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David Thomson on Films: 'Harry Potter and the Deathly Hallows: Part 2'

You hear it said, now that the final Harry Potter movie is out, that we will all miss Harry, Ron, and Hermione, along with Daniel, Rupert, and Emma, and it may be that no trio of young actors has ever had such success in a series of pictures. But, fondness aside, I’m not sure how much more of these actors we’ll be seeing. They are no longer children; as young adults, they may find themselves chained to the Rowling franchise in the public mind, and they may seem old-fashioned. The timeless people I’ll miss are Voldemort and Snape, yet the Potter movies have done more than establish Ralph Fiennes and Alan Rickman. They have given these actors a threshold to greatness.

Rickman is 65, and Fiennes nearly 50. Fiennes had a splashy introduction to the screen: He was Heathcliff to Juliette Binoche’s Cathy in a TV version of Wuthering Heights; he was the German officer in Schindler’s List, fully committed to the pathology and vanity of the man; he was a bright young hope with a serious deficiency of character in Robert Redford’s Quiz Show; and he was Almasy, a desert poet, a reckless lover, and on his death-bed much of the time in The English Patient. He was nominated for best actor in both Schindler’s List and The English Patient. There was no doubt about his sensitivity or his skill, but I had a feeling the public wasn’t quite registering or noticing him, and it had to do with his reticence, or a self-effacing uncertainty as to whether he should be doing movies. He seemed reluctant to assert himself—and there is no point in doing Voldemort if people aren’t going to be spooked when they see you.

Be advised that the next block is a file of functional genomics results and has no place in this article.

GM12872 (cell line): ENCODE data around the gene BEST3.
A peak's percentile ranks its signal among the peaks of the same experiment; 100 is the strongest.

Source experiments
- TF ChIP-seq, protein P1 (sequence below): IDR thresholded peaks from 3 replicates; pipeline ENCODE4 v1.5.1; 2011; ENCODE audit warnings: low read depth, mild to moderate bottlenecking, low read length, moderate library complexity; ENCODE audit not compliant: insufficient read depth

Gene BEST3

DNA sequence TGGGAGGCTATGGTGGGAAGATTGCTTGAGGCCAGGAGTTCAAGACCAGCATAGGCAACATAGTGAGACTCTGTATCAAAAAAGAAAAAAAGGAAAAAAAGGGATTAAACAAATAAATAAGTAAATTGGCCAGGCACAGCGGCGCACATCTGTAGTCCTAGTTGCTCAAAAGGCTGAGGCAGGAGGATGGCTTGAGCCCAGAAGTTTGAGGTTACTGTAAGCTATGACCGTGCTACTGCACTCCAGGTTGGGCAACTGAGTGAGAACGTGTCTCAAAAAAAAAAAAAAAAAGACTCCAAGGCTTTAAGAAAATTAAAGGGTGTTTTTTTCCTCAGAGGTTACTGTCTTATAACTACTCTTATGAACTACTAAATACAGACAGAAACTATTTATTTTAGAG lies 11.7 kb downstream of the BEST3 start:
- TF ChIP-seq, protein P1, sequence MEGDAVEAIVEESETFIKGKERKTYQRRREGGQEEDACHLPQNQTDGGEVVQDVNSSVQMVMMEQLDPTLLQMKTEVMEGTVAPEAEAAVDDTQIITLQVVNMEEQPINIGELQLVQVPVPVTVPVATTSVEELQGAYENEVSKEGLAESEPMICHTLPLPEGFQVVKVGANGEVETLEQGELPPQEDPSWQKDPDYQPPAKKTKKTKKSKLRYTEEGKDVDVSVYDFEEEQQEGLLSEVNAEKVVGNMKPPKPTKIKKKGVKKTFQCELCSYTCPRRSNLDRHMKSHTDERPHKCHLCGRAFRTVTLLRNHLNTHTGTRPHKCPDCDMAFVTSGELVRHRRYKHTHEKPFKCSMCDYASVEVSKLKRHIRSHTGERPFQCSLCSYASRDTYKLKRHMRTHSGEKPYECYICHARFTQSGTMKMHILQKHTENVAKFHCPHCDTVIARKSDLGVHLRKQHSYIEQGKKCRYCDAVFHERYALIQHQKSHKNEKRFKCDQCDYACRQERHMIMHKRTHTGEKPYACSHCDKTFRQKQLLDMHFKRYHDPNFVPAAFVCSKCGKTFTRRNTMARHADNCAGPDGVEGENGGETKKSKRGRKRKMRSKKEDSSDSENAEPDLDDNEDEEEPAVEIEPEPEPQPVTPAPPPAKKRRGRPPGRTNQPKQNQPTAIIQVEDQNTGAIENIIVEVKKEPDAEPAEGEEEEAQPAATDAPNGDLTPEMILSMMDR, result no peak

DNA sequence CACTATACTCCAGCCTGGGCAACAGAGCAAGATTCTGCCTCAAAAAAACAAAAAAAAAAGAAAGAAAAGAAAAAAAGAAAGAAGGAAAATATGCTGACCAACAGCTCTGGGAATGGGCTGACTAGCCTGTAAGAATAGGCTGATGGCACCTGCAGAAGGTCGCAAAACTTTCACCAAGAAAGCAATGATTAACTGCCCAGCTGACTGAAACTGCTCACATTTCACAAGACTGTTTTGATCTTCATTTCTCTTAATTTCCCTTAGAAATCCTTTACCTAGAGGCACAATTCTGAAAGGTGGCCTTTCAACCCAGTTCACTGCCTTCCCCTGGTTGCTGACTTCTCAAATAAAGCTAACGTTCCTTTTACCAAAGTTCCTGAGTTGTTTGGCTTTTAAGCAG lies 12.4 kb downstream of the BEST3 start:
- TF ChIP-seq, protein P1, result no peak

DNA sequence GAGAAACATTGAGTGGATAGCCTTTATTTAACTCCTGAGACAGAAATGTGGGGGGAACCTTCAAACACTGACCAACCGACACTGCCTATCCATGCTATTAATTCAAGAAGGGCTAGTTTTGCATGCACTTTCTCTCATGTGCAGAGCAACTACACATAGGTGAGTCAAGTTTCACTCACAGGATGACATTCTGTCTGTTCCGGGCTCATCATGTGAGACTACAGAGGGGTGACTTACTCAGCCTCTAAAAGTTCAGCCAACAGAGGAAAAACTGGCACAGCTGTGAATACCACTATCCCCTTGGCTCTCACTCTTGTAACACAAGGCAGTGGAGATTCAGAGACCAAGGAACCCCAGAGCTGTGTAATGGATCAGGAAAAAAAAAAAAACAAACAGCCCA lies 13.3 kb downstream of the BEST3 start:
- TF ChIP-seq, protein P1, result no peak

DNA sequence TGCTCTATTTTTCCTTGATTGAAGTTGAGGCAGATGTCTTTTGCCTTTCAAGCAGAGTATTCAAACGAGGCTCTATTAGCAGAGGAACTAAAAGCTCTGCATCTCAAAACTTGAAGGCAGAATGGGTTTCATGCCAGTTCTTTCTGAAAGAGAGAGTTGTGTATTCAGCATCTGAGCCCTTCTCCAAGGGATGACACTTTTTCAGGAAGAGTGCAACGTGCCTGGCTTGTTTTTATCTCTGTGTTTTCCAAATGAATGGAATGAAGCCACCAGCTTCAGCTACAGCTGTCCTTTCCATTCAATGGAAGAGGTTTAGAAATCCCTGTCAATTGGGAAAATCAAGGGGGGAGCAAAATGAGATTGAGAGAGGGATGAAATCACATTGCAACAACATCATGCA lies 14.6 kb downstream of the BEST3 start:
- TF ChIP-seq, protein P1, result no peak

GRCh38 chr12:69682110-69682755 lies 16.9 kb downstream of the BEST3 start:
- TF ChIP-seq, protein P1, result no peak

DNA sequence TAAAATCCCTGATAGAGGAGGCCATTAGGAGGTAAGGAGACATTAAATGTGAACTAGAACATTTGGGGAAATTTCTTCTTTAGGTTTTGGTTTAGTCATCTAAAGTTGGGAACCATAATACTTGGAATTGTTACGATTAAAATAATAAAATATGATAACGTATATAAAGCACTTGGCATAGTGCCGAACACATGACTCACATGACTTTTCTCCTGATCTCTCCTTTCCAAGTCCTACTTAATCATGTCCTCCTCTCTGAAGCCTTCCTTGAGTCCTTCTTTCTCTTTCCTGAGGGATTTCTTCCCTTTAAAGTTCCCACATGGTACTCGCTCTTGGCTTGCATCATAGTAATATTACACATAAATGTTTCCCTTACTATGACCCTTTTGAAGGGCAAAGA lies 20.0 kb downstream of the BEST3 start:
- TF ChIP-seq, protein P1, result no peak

In the late ’90s and early 2000s, Fiennes’s urge to vanish nearly took over. He did a run of films in which he was more and more subdued or withdrawn: Onegin, directed by his sister; the lover in a listless version of Graham Greene’s The End of the Affair; implausible with Jennifer Lopez in Maid in Manhattan (why be on screen with J. Lo 
if you’re not very pleased to see her?); and nearly speechless in David Cronenberg’s Spider.

He did his first Voldemort in 2005 with The Goblet of Fire, and his noseless look, his grasp of sinister physical detail, and the imaginative energy of the role seemed to free Fiennes. (Though the monster was still shy somehow.) He is never going to be Bogart or Nicholson, but Bernard and Doris, In Bruges, and The Reader have shown us so much more of the actor. Of course, the idiots in Hollywood now believe he can be locked into grotesque, yet eloquent villainy—always British territory in the mind of Los Angeles. I 
doubt that is what Fiennes intends, and, past 50, he will have to be ingenious to get roles that keep him lively and interested. But Rowling has carried him closer to his own self.